Hospital leaders and their boards generally recognize that the board's role is shifting. Boards no longer swoop in quarterly to check financial status and go on their merry way. They are involved in patient-safety rounds. They review quality scores. And they are hospital spokespeople in the community.
For leaders, this means putting another hat on your already crowded head. Your job as board relationship manager extends far beyond the occasional dinner out.
Hospital boards must intimately understand the workings of your hospital and the emerging trends in healthcare. To this end, your role has expanded to include board education and coordination. And although they are more involved, board members aren't clinicians. They rely on you to tell them what they should pay attention to and what they can safely leave to others.
Some organizations have created the Chief Governance Officer position solely to handle their boards. Although this board-centric position sounds good in theory, not all CEOs agree with it.
"The CEO is hired by the board to be the board's agent. In return, one of the fundamental roles that the CEO should be playing is the Chief Governance Officer. When I look at allocation of my time, the care, feeding, nurturing, and maintaining of the board is a significant amount of what I do, and I think that should be it," says Robert Kiely, CEO and President of Middlesex Hospital in Middletown, CT.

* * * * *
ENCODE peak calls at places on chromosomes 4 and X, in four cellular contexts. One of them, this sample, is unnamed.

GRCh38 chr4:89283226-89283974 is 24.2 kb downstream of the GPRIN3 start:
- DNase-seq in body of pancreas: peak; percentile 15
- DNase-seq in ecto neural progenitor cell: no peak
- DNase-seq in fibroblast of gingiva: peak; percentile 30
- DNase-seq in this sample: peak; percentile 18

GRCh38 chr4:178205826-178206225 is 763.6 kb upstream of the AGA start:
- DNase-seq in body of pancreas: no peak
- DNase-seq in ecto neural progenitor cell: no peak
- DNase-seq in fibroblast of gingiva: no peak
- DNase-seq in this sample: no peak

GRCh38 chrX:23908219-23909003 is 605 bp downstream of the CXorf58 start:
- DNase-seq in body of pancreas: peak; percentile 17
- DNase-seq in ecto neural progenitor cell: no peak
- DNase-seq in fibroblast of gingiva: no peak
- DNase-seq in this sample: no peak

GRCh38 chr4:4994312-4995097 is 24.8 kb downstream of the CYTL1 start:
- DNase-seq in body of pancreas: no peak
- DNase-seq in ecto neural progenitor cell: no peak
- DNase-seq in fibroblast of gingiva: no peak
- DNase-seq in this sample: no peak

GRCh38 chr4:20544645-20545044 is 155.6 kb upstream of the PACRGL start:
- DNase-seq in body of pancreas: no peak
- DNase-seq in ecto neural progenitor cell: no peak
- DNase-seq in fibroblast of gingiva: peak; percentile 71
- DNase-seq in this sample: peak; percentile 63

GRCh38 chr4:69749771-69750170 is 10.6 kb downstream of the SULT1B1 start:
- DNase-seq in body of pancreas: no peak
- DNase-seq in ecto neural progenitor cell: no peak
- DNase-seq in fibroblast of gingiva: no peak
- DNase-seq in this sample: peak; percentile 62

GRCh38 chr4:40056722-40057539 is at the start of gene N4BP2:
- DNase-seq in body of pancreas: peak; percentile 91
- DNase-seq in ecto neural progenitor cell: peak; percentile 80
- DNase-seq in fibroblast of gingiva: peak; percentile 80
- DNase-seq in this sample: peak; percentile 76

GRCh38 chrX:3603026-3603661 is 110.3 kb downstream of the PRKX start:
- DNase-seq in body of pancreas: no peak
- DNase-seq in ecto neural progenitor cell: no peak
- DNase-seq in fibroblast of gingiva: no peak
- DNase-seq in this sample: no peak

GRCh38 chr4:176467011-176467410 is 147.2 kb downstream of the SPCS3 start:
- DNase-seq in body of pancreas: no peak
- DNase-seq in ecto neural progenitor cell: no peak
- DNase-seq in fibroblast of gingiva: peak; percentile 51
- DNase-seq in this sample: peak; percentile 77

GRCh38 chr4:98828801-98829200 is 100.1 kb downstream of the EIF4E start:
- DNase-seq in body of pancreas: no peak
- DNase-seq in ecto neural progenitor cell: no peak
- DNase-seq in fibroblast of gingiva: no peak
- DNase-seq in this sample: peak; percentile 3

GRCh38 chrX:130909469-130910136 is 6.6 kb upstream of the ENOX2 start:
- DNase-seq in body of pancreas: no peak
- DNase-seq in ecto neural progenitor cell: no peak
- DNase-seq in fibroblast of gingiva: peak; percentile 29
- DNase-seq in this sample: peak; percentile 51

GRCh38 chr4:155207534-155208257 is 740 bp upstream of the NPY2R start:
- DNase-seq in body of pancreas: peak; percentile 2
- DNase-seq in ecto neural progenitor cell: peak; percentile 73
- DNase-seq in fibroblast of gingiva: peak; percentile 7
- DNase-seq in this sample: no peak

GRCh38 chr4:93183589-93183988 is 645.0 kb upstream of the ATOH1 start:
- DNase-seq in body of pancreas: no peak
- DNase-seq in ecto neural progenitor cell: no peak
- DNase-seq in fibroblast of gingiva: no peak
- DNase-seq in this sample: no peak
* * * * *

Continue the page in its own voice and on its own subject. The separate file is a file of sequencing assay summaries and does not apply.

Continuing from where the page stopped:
So, how do you effectively do all that care and feeding?
Orientate. It's not enough to give new board members a bunch of reading material and send them to conferences. Board education requires hands-on teaching--both about industry trends and your organization itself. Some hospitals hold half-day orientation sessions, taught by their senior management teams, during the first month of new board members' appointment. Whatever your orientation process, make sure you have one.
Educate. Board education shouldn't end with orientation. Increasingly, board members must be able to speak to your organization's quality and patient safety performance--topics that won't come naturally to most board members. They don't need a clinical degree but they have to understand quality measures and hospital performance on an ongoing basis.
While teaching infection rates to bankers may not come naturally, it's essential to board effectiveness. That's why some organizations make quality and patient safety education a part of every board meeting. Sinai Hospital of Baltimore produces a monthly executive report card to show the board where they stand on quality indicators and how that has changed over time.
Evaluate. You've oriented new board members and educated the old, but how do you know if your board's really working? A 2007 Top Leadership Teams winner, Cary Medical in northern Maine, uses an annual Board Effectiveness Survey to evaluate individual board members and the board as a whole on each of the hospital's strategic categories. This four-page survey goes well beyond the typical board self-evaluation done at many organizations, and Cary's CEO uses the survey results over time to predict training needs for new and future board members.
As organizations like the IHI and The Joint Commission put more emphasis on the importance of governance, board members will continue to take a bigger role in your organization. And, as Kiely told me, "The fish stinks from its head"--if an organization's board and senior leaders are out of sync, so too is the organization. Your job as leader is to make sure your board truly is on board.